Was this royals fantasy supposed to be so depressing?

The Heir Affair, sequel to 2015’s acknowledged Will and Kate fanfiction The Royal We, is shockingly raw and somber.

Book Cover: The Royal We paperback

People Magazine called one of my most depressing reads in a long time “fun and dishy.” Entertainment Weekly called it a “fun, frothy imagining” and “a breezy, juicy novel that’s like The Princess Diaries with fewer made-up countries and more sex.”

Most Goodread reviews of The Royal We hit the same beats: fun, funny, upbeat, a little silly, romantic, self-indulgent, and above all, CUTE. Pure escapism. The book’s fault, perhaps, is too much frivolous, unrealistic fantasy. The most prominent negative reviews (including by the fabulous Emily May) mostly slam it for being boring.

Based on this response, the last thing I expected was to find this book TOO real. Too grounded in deep, honest emotion. Too depressingly pragmatic. 

Heather Cocks and Jessica Morgan certainly have the knowledge to make this book as real as possible. The real-life royals are a mainstay on Go Fug Yourself, their delicious yet compassionate celebrity fashion blog.

You can definitely see the influence. We get a few fun details of the absurd new demands of Bex’s life–armpit botox, and weighted skirts–but that’s all. The book spends little time on silly palace-exploring or honeymoon-planning. Instead, we get a slow-moving, intimate portrait of isolation. 

The book starts as a fun (if a little bland) girl-meets-prince. Studying abroad at Oxford for a semester, American Bex Porter meets Nick, future King.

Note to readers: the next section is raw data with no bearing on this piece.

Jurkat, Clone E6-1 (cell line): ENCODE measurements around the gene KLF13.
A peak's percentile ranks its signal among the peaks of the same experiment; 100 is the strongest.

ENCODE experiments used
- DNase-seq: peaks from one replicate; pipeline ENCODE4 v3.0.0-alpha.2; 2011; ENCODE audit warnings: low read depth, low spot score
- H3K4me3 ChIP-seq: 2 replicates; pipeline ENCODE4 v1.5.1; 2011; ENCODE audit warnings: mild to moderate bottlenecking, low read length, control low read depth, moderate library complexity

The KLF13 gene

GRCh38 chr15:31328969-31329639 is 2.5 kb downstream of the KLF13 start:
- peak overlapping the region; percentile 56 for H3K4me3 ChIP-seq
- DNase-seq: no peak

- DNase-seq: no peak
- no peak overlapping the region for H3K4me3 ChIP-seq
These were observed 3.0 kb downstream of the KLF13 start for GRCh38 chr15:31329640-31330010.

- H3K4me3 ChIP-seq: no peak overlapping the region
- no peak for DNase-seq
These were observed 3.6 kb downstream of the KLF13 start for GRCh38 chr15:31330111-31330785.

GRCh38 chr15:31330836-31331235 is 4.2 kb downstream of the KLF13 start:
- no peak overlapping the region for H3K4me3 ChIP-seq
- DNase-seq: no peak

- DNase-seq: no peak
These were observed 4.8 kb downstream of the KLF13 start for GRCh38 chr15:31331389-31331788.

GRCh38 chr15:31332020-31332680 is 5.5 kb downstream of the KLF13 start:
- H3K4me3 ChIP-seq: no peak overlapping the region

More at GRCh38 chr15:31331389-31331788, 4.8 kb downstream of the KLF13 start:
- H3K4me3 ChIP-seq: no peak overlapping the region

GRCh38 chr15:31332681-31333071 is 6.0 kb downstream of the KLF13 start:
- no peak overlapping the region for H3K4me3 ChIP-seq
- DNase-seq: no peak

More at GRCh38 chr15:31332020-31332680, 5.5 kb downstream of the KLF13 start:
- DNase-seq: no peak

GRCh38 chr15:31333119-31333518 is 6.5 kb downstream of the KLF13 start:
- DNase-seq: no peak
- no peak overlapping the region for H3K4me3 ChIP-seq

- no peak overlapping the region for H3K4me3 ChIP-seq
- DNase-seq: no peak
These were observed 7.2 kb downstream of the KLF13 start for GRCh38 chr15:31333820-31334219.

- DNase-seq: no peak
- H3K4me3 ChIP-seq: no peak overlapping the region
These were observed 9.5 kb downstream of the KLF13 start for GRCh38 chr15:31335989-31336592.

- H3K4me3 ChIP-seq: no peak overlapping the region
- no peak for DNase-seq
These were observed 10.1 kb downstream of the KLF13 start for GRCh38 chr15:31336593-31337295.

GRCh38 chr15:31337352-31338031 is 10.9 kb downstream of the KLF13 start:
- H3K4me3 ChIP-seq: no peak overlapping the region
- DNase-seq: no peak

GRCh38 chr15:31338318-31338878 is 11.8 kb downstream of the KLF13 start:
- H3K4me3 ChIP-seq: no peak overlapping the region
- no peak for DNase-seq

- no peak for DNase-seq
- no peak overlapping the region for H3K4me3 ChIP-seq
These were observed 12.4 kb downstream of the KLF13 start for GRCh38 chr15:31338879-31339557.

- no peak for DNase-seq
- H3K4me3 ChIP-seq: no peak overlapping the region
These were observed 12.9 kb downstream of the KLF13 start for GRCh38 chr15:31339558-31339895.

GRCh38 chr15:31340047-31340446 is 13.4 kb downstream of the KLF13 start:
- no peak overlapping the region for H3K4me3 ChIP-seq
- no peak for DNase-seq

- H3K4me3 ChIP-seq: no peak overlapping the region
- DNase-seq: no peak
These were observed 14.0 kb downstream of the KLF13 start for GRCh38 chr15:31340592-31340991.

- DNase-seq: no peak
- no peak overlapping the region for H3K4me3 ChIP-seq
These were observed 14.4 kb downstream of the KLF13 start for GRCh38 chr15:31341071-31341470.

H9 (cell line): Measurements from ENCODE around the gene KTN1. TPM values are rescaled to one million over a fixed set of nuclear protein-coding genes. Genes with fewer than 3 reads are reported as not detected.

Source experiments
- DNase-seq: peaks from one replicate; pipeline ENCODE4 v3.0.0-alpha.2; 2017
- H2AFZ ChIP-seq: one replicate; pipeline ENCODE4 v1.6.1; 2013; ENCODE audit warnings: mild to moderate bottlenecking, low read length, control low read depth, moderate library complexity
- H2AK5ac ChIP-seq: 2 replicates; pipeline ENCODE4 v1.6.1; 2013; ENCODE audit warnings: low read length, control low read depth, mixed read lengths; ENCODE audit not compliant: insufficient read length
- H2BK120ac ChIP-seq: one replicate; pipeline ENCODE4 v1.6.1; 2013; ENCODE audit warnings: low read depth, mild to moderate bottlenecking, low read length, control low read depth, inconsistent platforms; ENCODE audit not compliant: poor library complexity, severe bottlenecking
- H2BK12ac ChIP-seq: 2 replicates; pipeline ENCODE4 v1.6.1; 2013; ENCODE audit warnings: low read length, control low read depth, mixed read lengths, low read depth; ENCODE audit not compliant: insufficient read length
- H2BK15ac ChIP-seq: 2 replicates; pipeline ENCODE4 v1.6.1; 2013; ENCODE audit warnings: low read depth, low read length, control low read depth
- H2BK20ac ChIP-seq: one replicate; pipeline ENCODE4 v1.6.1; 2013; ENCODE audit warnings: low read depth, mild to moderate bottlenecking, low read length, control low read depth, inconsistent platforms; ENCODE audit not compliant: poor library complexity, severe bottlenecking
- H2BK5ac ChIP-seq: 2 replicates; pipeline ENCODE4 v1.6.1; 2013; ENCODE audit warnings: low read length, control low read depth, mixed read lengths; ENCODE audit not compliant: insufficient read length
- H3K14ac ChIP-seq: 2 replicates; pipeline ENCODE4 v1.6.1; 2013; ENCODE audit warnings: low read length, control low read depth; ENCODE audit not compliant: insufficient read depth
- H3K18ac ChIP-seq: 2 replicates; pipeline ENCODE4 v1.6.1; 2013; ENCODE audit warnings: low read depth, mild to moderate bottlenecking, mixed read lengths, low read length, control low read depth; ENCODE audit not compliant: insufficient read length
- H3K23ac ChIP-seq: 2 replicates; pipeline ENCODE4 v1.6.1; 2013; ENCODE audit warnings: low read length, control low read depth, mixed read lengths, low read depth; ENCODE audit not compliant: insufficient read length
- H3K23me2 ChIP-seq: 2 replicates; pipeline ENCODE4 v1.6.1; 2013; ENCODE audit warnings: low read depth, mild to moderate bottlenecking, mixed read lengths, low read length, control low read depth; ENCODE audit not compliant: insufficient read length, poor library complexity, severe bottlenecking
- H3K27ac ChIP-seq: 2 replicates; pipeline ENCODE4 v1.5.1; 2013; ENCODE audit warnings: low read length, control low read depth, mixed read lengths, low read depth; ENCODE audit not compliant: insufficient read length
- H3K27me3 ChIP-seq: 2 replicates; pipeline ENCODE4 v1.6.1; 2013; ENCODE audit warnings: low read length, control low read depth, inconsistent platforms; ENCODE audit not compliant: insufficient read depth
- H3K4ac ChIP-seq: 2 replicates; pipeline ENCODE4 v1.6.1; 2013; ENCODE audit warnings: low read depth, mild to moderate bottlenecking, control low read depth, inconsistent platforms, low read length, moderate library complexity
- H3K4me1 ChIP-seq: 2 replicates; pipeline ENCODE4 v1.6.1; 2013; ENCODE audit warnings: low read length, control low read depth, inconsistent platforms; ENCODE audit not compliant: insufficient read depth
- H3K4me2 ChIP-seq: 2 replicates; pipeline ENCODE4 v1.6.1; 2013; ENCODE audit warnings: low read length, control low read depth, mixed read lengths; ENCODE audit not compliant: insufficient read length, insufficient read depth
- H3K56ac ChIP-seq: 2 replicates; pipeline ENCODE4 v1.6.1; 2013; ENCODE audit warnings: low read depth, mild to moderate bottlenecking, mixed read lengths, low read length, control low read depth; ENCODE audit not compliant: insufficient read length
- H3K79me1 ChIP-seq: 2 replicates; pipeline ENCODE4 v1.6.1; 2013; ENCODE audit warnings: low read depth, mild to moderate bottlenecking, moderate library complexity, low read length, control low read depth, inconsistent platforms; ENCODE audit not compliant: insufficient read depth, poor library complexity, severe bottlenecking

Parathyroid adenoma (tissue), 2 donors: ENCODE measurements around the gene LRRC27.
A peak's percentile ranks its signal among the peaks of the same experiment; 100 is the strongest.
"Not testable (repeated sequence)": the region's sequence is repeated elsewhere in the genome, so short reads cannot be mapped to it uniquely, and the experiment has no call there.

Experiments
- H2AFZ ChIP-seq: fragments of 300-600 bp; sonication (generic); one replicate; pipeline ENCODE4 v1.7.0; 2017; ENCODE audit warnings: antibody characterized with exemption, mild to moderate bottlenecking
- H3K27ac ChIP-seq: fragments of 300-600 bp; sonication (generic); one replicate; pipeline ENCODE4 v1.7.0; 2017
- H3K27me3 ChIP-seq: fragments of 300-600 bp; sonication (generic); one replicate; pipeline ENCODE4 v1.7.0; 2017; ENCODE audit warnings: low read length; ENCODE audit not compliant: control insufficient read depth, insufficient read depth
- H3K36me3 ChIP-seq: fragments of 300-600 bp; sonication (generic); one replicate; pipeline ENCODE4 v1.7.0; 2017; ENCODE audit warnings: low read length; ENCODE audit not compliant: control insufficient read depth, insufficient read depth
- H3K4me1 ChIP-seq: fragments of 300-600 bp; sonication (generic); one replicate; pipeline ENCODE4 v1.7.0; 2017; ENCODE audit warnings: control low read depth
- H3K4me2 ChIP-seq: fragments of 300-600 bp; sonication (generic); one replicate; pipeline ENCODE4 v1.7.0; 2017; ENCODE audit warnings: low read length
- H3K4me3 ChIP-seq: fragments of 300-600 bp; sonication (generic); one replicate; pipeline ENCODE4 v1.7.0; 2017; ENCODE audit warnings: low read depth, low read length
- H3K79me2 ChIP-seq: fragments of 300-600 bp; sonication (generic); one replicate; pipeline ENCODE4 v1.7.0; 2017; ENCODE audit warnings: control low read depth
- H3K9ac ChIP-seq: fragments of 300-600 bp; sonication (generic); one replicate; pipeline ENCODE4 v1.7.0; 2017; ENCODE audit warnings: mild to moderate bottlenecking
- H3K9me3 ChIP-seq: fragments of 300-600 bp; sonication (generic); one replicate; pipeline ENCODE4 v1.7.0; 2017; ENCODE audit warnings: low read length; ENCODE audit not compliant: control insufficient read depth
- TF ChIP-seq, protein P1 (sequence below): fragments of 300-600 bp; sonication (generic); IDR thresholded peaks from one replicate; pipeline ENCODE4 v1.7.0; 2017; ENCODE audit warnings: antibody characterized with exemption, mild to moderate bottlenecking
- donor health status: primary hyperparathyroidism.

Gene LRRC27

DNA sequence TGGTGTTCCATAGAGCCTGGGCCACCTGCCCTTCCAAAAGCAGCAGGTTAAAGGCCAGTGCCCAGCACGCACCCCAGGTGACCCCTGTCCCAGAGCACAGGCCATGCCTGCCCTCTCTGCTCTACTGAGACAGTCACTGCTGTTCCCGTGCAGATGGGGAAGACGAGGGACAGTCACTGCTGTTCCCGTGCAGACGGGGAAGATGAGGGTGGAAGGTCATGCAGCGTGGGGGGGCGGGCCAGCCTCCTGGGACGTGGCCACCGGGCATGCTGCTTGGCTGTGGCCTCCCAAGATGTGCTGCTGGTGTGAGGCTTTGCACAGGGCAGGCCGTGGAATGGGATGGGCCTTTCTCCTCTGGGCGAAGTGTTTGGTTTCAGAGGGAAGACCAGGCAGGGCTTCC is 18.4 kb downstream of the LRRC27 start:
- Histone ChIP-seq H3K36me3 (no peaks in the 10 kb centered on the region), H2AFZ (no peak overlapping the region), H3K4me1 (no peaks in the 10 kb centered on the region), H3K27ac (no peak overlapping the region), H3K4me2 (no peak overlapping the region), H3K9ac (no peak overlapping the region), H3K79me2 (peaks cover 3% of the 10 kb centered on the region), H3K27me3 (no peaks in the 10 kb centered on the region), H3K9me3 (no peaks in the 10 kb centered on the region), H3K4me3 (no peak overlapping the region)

This is where things really sour. All Bex’s support networks disappear. Sometimes The Firm cuts off a relationship, sometimes Bex and her friends are dumb or selfish, and sometimes stuff just happens thats out of anyone’s control.

The end result is that Bex has just been thrust into a new, terrifying life, with almost no support. She is eviscerated by the press and disdained by many of the royals. Her new position is poison to her friendships. Even her husband-to-be, who is dealing with his own problems, isn’t really there for her at all. 

We get to know three characters (Bex, her prince, and said prince’s little brother) who feel they don’t have anyone to talk to–not even one another. They fall into self-destructive choices, selfishness and self-pity, and deep depression. 

And then… that’s about it. While threads of plot are mostly resolved, this emotional story never gets a real conclusion. Bex simply drifts into the end of the book, trapped in toxic relationships and unable to see what really went wrong.

I turned immediately to the sequel, released earlier this month, hoping it would recapture some of the magic the first third of The Royal We hinted at. But The Heir Affair only doubled down on the gut-wrenching misery of the first. Things only get worse–and why wouldn’t they, when 

I spent the book begging these characters to get couple’s counseling. What is therapy for, if not this? But none of the characters seemed willing to do anything about their broken relationships. Our main characters, Bex and Nick, simply drifted through the book, letting events happen to them. Passive and helpless, Bex is more of a Snow White than the spunky, modern princess I was promised.

I just can’t reconcile the books I read with the breezy, dishy novel other people seem to have read. I know that people respond to books in all sorts of different ways, and usually that doesn’t faze me at all. But this time… I feel sort of gaslit. Did I forget how to read a book properly? Is my copy a completely different story than everyone else’s? Am I majorly projecting?

Maybe this was the wrong book to read during covid lockdown. I don’t need stories about people feeling alone right now. 

Thank you to the publisher for providing me with an advance reading copy of this title at no charge. All opinions are my own.

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